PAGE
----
But Chromecast, unlike the other products listed here, doesn’t give Google the same level of control over the CTV ecosystem. Chromecast sends streams from a user’s phone to a TV set, but there’s interface for browsing different streaming services, no way for Google to promote different apps, and no opportunity for Google to take a cut of ad inventory.

Chromecast has been particularly popular in the Nordics, with around 45 percent market share of streaming sticks and boxes according to Ampere’s data, and 58 percent in Denmark.

Android TV meanwhile is much more similar to the other CTV platforms on this list, but its market share is smaller. Android TV accounts for nine percent of CTV viewing in Europe, according to Conviva.

Google’s strategy with Android TV in Europe, as in the US, has centred on licensing the software to third-party manufacturers. Android TV has been used by a wide range of third-parties including Bouygues Telecom in France, Deutsche Telekom in Germany, and Orange in Spain, Poland, Slovakia, Romania, Belgium, and Moldova.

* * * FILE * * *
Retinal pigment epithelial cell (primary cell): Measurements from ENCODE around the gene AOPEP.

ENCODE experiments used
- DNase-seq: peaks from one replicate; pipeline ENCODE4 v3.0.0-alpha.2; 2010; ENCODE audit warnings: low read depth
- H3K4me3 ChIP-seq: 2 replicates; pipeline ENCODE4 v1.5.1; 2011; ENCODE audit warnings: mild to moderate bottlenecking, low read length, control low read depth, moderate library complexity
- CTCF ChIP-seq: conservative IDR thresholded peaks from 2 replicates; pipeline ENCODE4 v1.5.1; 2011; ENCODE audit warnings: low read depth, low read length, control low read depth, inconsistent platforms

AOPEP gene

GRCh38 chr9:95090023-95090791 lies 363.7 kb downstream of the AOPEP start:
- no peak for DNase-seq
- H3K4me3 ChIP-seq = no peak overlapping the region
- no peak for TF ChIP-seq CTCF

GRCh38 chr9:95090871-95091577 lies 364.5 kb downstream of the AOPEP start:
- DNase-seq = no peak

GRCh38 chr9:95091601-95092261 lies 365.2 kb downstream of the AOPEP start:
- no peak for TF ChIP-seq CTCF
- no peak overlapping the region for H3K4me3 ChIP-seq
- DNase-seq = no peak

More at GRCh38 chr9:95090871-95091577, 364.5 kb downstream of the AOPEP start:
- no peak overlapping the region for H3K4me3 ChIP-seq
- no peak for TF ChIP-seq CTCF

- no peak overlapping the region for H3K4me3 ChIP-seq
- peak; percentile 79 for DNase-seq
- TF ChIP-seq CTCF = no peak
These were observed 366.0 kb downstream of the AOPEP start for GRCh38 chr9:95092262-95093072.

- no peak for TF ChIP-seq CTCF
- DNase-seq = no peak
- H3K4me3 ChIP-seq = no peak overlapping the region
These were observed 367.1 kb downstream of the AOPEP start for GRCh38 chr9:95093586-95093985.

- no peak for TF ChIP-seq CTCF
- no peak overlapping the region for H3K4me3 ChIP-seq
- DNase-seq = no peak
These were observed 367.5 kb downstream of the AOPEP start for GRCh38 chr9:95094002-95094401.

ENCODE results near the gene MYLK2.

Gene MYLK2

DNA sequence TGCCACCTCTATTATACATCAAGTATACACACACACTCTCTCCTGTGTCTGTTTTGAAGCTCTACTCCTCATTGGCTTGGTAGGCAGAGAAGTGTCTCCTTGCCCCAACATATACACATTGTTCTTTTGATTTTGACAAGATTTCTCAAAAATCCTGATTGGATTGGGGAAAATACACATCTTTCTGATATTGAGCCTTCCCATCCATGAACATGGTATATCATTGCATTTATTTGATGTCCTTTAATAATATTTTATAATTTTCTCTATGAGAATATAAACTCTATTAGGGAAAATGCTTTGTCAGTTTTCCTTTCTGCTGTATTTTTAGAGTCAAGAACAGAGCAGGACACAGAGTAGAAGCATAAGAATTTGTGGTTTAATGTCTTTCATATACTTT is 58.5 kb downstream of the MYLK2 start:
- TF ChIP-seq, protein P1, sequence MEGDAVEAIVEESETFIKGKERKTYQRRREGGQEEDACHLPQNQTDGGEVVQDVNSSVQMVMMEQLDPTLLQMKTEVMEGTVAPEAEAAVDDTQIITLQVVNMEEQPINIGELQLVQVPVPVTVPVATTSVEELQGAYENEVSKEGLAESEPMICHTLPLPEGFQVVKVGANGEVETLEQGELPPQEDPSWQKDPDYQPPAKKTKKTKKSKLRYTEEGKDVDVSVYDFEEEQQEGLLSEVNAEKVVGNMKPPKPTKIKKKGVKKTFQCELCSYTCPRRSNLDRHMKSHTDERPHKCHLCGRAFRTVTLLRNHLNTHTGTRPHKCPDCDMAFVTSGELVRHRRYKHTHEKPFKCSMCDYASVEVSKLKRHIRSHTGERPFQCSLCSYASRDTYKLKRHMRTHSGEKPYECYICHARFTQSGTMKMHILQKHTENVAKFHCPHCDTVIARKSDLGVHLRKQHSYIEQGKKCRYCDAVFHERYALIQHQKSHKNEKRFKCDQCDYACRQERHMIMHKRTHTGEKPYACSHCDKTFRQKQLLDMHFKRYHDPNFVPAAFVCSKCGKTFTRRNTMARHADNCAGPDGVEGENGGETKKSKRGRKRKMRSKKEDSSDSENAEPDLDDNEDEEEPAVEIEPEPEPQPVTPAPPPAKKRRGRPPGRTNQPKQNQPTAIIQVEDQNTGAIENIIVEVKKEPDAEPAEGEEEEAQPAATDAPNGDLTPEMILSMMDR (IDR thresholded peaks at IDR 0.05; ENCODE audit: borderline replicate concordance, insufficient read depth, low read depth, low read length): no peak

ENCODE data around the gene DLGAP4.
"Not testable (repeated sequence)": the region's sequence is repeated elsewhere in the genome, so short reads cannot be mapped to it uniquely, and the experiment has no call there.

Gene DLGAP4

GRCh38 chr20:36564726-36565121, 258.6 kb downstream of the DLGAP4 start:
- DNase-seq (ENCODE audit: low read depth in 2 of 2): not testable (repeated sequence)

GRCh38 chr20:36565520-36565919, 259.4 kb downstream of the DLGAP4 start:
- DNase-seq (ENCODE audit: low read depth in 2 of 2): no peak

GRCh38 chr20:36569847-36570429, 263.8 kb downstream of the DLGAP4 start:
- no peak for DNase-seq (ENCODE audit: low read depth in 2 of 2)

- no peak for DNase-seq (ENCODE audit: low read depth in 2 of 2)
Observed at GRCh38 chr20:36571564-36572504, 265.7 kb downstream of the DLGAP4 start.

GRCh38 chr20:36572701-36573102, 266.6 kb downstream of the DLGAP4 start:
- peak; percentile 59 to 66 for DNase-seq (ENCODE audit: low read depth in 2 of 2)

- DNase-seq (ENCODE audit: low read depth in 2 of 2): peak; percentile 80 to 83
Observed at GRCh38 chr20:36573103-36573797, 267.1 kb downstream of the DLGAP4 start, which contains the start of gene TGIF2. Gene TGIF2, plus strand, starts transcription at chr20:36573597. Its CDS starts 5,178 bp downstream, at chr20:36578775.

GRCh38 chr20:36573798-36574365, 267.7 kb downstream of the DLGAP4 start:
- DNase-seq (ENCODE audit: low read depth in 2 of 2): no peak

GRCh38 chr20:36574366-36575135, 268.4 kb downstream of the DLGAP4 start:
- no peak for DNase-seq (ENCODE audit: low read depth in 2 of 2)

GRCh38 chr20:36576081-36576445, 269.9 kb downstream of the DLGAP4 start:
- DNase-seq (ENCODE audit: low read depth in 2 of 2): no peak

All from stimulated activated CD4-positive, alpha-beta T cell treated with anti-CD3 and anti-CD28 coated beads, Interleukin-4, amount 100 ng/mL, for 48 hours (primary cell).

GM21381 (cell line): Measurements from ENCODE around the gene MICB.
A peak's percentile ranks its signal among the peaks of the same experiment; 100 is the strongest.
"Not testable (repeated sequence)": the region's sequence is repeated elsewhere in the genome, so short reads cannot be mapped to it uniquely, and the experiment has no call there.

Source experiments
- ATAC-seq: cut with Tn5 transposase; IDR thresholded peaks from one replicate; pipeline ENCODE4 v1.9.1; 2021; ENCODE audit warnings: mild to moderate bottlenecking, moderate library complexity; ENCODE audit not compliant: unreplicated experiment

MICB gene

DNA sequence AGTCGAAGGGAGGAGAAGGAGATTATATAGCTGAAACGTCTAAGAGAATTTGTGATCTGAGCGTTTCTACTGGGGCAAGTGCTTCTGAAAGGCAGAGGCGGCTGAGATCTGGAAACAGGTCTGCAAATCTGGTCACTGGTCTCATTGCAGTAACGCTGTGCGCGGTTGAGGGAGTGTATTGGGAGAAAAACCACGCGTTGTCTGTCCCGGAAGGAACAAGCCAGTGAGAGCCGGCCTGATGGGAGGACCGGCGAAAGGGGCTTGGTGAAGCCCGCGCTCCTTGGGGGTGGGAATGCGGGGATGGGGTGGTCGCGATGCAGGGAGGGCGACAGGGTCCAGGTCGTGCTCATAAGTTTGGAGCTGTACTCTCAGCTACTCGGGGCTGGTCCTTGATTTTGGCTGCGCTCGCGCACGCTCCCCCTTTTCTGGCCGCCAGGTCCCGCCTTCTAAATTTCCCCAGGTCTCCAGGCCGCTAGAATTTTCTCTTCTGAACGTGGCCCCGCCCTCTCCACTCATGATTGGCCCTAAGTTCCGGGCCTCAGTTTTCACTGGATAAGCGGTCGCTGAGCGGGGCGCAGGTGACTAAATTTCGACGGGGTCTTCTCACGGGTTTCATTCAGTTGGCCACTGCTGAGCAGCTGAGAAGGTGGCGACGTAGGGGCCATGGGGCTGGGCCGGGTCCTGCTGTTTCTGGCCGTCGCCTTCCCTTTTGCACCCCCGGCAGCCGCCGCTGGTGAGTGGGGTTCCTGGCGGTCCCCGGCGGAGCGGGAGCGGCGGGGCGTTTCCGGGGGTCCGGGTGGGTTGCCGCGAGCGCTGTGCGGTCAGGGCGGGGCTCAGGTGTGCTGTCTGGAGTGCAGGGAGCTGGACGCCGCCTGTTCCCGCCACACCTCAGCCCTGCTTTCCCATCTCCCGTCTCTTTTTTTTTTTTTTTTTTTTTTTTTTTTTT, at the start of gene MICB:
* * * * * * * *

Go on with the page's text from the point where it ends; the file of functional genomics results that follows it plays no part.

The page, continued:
But this strategy has changed recently with the launch of the new Google TV platform, a reworking of Android TV. Google TV debuted on a new Chromecast model last year, and Google says it will be integrated into third-party smart TVs in the future.

Google TV is still very new in Europe, having only arrived at the end of last year, so there’s no data yet on market share. 

On the advertising side of things, Google has its own major supply of CTV inventory through YouTube. VideoWeek research released earlier this year highlighted how in many European markets, buyers see YouTube and broadcaster video on-demand (BVOD) as their two primary routes into CTV. And through Google’s sprawling ad tech stack, it has a significant role in helping monetise content across a range of AVOD services, both on and off its own CTV platform.


While Roku has established a lead in the US, it has been somewhat slower to gain traction in Europe. According to Conviva, Roku accounts for eight percent of CTV viewing on the big screen, placing it as the joint fifth biggest player in Europe.